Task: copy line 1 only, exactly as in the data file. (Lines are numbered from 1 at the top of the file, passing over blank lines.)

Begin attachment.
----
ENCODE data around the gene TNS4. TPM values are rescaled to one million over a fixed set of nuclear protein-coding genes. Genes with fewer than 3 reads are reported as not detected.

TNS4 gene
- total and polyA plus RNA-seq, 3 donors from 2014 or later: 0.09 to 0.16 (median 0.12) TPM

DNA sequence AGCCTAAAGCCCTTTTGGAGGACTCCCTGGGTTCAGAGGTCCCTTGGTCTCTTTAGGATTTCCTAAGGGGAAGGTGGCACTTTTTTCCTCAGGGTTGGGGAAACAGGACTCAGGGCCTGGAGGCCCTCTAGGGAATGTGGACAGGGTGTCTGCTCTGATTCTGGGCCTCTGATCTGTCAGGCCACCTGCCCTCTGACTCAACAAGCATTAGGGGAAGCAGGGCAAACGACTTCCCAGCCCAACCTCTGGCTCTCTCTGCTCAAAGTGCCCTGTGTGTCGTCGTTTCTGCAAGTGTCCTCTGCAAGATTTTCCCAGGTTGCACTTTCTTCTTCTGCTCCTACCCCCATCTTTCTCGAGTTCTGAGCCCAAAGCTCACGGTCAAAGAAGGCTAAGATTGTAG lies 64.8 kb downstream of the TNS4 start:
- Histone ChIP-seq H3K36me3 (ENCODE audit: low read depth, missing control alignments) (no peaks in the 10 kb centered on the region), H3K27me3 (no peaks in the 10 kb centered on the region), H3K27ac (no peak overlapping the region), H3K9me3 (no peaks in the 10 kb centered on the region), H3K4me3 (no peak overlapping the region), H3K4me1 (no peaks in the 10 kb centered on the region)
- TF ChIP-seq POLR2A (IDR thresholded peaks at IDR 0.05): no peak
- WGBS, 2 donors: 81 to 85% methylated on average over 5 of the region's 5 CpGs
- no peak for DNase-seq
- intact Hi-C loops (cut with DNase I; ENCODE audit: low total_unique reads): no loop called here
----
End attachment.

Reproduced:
ENCODE data around the gene TNS4. TPM values are rescaled to one million over a fixed set of nuclear protein-coding genes. Genes with fewer than 3 reads are reported as not detected.